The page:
Gampopa (1079-1153) (Gang-bo-ba): Tibetan Dharma King from Drakpo who established the first Kagyu monastery and founded Kagyu-Drakpo School of Tibetan Buddhism. Disciple of Milarepa and teacher of Dusum Chenpa, the First Karmapa. Wrote The Jewel Ornament of Liberation. See DISCOURSES for outline. Currently incarnated as H.E. Goshir Gyalltsab Rinpoche.
Ganden Tri Rinpoche:The abbot of Ganden Monastery, the primary seat of Master Tsongkhapa, and the highest ranking spiritual leader of the Gelug Sect.
gandharvas: One of the eight types of celestial beings. Celestial musicians, and feeders on fragrance. Their king is Dhritirastra.
Garab Dorje (6th century BCE-second century CE) (Pramoda Vajra, Ga-rang Duo-jie Sheng-xi Jin-gang, dga’ rab rdo rje): Born in Uddiyana, the birthplace of Master Padmasambhava. Received the Great Perfection dharma directly from Vajrasattva Mahasattva and Vajrapani Bodhisattva, which he transmitted to Master Manjushrimitra and Guru Padmasambhava. Wrote Golden Letters.
garudas: A class of large bird-like beings that fight and eat the nagas. One of the eight types of celestial beings.
gawu: Amulet or protective talisman. They are usually very small, well-crafted boxes made of silver or copper or other precious metals. Their exterior contains very exquisite carving inlaid with pearls or other gems. Their interior usually contains a small image of the Buddha made of clay or metal. They may also contain an image of one’s guru. A gawu box can be taken wherever one goes and used to invoke protection from the Buddhas and Dharma Protectors.
Geluk (Gelug) Sect (Ge-lu): One of the five major sects of Tibetan Buddhism founded in the 16th century. It came out of the efforts of Master Tsongkhapa (1357-1419 CE) to reform the monasteries and reestablish the true Buddha-dharma. The throne holder or abbot of Master Tsongkhapa’s main monastery, Ganden, was recognized as the spiritual leader of the sect. In later years it became the most politically active of the five major sects with its secular head, the Dalai Lama, being also the secular leader of Tibet since the 17th century. Its monks are celibate and subject to strict disciplinary rules. Known as the Yellow Hats or Yellow Sect to the Chinese.
Genduk Chogngi: See “Six Jewels of India.”
generosity: The first of the six paramitas. See “three kinds of giving.”
Gesar, King: Famous Dharma King, who according to the epic poem written about him, ruled the Kingdom of Ling in Tibet. His current reincarnation is H.E. Dharma King Renzeng Nima, a Nyingma Dharma King.
Geshe (ge-xi): Title equivalent to a PhD in a Tibetan monastery. Geshe is the highest academic title one can attain in the Geluk Sect of Tibetan Buddhism with the title Larampa Geshe being a distingished geshe. One must memorize a vast amount of Buddhist material and must pass certain debates before one can attain such title. It usually requires at least twenty years of study.
Ghanavyuha: A pure sambhogakaya realm.
Ghosts (pretas, egui): Sentient beings from another realm of the desire world who have material bodies, but of a different sort than humans. Some ghosts or spirit beings inhabit the human and heavenly realms, but some live in their own place. They are not visible to most humans. They vary in level of accomplishment and may have considerable supernormal powers. Miserliness and greed are the primary causes for incarnation in this realm. Sometimes referred to as “hungry ghosts” as they never get enough of what they want and are always hungry.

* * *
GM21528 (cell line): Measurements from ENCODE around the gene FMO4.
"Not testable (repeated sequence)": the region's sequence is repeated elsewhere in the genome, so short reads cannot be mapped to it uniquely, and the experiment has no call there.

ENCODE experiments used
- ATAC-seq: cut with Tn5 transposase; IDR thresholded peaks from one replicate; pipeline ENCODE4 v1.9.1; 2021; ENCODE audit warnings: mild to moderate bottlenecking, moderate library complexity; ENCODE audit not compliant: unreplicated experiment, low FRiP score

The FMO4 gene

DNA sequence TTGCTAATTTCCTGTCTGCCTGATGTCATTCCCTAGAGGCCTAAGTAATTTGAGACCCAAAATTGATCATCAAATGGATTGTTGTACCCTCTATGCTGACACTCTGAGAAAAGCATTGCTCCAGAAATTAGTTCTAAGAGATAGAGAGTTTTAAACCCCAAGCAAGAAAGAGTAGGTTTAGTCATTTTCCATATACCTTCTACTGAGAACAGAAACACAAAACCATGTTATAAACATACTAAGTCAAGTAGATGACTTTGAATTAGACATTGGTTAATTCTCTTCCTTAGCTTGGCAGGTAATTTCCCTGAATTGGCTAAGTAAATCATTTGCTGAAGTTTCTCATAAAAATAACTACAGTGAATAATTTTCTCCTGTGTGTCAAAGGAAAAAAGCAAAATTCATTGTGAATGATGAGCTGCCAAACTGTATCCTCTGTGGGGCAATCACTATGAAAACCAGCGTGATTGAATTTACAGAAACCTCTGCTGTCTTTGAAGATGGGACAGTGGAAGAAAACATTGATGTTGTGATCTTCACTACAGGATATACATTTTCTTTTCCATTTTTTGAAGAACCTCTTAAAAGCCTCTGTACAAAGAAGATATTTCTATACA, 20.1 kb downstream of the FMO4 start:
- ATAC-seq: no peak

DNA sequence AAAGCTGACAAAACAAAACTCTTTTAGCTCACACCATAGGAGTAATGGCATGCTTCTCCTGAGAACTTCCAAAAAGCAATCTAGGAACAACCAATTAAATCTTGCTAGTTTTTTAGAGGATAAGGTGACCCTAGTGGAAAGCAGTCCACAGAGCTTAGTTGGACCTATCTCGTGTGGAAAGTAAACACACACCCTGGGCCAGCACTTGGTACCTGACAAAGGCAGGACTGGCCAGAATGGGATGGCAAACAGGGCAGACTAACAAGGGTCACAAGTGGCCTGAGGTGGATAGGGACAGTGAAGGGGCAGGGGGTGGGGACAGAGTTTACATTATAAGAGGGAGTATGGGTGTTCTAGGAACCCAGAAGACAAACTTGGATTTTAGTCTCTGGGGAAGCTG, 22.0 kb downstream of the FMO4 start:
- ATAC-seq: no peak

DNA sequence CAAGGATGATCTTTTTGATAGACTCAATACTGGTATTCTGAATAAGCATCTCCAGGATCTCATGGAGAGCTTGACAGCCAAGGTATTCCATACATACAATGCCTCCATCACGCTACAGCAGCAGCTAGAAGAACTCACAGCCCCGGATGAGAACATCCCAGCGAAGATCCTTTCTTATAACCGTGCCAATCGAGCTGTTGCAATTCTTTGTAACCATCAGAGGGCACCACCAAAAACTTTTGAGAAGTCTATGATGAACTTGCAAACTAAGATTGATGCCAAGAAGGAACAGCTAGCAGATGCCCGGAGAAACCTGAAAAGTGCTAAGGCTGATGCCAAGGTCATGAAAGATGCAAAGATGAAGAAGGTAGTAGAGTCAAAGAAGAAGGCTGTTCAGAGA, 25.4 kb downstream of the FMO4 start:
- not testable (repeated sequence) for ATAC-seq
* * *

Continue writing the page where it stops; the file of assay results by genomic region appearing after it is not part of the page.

god or goddess: See “deva.”
good fortune and wisdom (fu-hui): The karmic results of good deeds and practices like high position, good reputation, wealth, etc. Can be thought of as Buddhist resources with which one can help living beings. There are dharmas that can be practiced to increase your fortune. See SEVEN JEWELS.
grand disciple (da di-zi): The disciple of one’s disciple or the second generation disciple.
great happpiness wisdom body: A type of body realized by practitioners of esoteric Buddhism who have received the highest accomplishment, the pinnacle of perfection.
Great Perfection Dharma: There are various types and levels of this esoteric dharma. See “dzogchen” and “Longchen Nyingthig.”
Great Strength Bodhisattva: See “Mahàsthàmapràpta”
Grdhrakuta, Mount: This is one of several sites at which the Buddha and his monks spent the rainy seasons in India. The peak of Grdhrakuta was said to resemble a vulture’s head. Site of the second turning of the wheel of dharma where Shakyamuni Buddha expounded the prajnaparamita discourses on emptiness. See Stupa of Reconcillation at Rajgir for photo.
greed: A form of desire (raga), which along with hatred (anger) and ignorance, is one of the three forces that cause reincarnation.
Green Tara Buddha: Female Buddha who manifests in many forms and colors: born of the tears (compassion) of Avalokiteshvara Bodhisattva.
Guan (Shi) Yin Bodhisattva: See “Avalokiteshvara Bodhisattva.”
Guan Yu: Dharma Protecting deity who helps practitioners with worldly matters. Historically, he was a legendary military general (160-219 CE), loyal to Emperor Liu Bei. Also known as the “Lord with the Magnificent Beard,” he is usually depicted with a red face (symbolizing extreme courage and loyalty) and holding a long-handled sword known as a “guandao.” He is regarded as a Taoist saint and god of war and martial arts. After he died he sought refuge with a Buddhist master and quickly obtained liberation whereupon he became a protector of the Dharma.
Gunaprabha: One of the “six jewels of India” and foremost student of Vasubandhu. Known for his work on the precepts, the Vinyasutra.
Gyelsay Togmay Sangpo, Geshe (1295-1369): Tibetan master who wrote Thirty-seven Practices of Bodhisattvas.
guru: Teacher, vajra master.
Guru Yoga: See “Yoga Fundamental Dharma.”
Guru Padmasambhava: See “Padmasambhava, Master.”